The flag of Hawaii is the only U.S. state flag to feature the Union Flag of the United Kingdom, a remnant of the period in Hawaiian history when it was associated with the British Empire. The field is composed of eight stripes alternating white, red, blue, white, red, blue, white, red. These represent the eight major islands (Hawaii, Maui, Oahu, Kauai, Lānai, Molokai, Kahoolawe, and Niihau). Other versions of the flag have only seven stripes, probably representing the islands with the exception of Kahoolawe or Niihau, or 9 stripes, to include all of the above plus Nihoa. There are actually 137 islands in total, 7 of which are inhabited today. The present arrangement of the stripes was standardized in 1843, although variants with other combinations of the same three colors are known, and even occasionally still used.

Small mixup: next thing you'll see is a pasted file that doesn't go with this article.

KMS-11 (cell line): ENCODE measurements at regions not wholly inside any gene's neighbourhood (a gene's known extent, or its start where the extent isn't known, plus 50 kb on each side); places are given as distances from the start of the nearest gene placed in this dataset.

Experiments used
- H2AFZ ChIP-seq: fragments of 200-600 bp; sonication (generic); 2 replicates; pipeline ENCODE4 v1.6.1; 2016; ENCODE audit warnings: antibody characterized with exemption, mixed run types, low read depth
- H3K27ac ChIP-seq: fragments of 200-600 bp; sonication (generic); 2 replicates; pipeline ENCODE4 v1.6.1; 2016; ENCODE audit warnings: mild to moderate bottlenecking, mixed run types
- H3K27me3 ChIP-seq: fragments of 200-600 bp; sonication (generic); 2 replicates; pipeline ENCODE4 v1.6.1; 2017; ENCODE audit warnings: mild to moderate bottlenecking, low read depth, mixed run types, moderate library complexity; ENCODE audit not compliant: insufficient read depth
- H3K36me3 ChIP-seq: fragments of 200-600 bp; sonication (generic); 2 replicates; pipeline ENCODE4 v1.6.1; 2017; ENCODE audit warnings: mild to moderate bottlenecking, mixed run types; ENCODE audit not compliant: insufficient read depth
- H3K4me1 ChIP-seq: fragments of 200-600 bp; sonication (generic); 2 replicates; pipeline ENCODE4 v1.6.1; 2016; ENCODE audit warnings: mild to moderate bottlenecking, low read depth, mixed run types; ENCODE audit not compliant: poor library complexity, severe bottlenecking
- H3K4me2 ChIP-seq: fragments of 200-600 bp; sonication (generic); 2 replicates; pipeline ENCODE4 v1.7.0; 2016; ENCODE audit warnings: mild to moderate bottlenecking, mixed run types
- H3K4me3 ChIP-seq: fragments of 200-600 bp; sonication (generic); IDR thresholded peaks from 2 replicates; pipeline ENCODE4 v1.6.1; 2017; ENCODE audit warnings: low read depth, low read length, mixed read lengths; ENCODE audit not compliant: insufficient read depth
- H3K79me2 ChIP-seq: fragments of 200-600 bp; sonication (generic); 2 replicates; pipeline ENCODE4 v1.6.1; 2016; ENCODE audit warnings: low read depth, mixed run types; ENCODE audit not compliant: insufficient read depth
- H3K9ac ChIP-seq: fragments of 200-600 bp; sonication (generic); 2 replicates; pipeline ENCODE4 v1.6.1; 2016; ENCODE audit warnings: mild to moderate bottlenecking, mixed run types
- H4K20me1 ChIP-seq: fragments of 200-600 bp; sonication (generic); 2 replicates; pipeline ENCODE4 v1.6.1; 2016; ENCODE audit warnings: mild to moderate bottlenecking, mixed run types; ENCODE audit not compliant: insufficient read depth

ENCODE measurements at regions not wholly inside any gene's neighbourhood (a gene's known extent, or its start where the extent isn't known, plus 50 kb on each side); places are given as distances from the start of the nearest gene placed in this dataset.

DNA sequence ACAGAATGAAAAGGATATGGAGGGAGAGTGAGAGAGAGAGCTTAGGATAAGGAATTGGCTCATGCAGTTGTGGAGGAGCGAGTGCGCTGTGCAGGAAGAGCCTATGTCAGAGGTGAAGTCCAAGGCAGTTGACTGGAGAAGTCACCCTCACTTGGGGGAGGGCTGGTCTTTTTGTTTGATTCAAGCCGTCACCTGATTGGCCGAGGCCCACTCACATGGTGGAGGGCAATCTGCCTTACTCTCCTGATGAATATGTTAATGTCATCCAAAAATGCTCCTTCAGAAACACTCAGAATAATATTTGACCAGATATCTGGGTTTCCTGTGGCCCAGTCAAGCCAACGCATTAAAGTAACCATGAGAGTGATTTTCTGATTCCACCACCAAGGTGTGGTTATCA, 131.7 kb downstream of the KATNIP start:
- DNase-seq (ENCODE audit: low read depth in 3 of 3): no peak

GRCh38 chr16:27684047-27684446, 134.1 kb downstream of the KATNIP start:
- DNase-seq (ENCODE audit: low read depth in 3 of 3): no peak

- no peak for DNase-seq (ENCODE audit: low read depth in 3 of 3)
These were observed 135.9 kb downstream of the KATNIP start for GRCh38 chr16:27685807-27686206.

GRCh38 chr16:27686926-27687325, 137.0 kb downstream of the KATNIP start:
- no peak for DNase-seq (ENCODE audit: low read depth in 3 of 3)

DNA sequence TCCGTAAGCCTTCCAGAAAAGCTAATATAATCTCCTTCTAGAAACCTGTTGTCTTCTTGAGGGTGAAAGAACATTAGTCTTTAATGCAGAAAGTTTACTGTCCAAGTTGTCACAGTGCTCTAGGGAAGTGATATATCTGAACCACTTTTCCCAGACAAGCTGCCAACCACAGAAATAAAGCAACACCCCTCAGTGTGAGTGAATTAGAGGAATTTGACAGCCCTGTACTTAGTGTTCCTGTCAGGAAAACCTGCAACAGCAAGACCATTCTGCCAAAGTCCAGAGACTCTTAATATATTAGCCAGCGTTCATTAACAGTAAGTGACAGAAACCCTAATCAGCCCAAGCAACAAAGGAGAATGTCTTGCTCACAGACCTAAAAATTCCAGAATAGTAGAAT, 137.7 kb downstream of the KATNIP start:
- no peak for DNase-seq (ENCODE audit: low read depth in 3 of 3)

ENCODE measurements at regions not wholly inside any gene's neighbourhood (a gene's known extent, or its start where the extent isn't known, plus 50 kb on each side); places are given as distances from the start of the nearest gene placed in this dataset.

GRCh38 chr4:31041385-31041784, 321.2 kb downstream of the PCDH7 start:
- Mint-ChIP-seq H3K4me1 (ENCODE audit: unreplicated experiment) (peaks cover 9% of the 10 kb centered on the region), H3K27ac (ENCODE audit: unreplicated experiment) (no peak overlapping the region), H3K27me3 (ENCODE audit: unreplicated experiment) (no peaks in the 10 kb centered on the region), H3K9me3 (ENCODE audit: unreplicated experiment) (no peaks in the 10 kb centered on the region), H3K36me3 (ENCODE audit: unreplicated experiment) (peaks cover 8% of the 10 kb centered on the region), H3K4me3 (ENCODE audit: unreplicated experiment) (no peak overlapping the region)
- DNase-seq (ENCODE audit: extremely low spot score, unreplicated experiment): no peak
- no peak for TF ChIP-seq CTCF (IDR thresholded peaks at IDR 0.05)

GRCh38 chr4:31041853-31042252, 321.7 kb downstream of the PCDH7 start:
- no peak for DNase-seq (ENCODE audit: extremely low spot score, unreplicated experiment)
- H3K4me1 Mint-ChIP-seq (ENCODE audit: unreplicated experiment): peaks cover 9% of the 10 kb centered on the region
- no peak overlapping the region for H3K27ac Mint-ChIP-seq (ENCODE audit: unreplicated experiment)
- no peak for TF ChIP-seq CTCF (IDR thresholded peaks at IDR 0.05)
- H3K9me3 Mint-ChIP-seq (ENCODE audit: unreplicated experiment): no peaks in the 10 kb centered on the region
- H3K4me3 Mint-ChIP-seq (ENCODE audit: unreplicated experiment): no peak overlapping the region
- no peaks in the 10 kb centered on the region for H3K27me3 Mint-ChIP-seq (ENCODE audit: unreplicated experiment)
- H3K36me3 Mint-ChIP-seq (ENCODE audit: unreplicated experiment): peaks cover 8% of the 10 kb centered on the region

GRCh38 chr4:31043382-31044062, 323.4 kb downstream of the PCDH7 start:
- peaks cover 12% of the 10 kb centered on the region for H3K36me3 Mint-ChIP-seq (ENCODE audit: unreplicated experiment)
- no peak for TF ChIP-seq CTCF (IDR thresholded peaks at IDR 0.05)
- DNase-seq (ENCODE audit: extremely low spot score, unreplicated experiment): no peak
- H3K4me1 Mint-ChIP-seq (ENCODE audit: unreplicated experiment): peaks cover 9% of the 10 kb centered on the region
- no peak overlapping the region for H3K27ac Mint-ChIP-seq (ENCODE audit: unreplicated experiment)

Unlike some nations, the Kingdom of Hawaii was not formally under British rule. The establishment of a strong relationship between the two nations began with the visits of Captain George Vancouver in 1792. Vancouver had been a crew member aboard the voyages of Captain James Cook, who discovered Hawaii in 1778. While Cook was killed by indigenous residents on his third visit, "Vancouver was a friendly, peaceable man, who made a deep impression on the Hawaiian people through his wisdom and warmth. He tried to intervene in the interminable inter-island wars between the Hawaiians. He notably refused to sell them arms for fear of escalating the civil war. [Vancouver] recognised one of the chief's as primary, who asked for British protection in return. In 1794, the Union Jack was hoisted up a flag pole. This claim was never ratified, but friendly relations continued regardless." (Source: https://www.britishempire.co.uk/maproom/hawaii.htm) In this manner Hawaii became what is known as a British protectorate, without having to give way to formal colonization.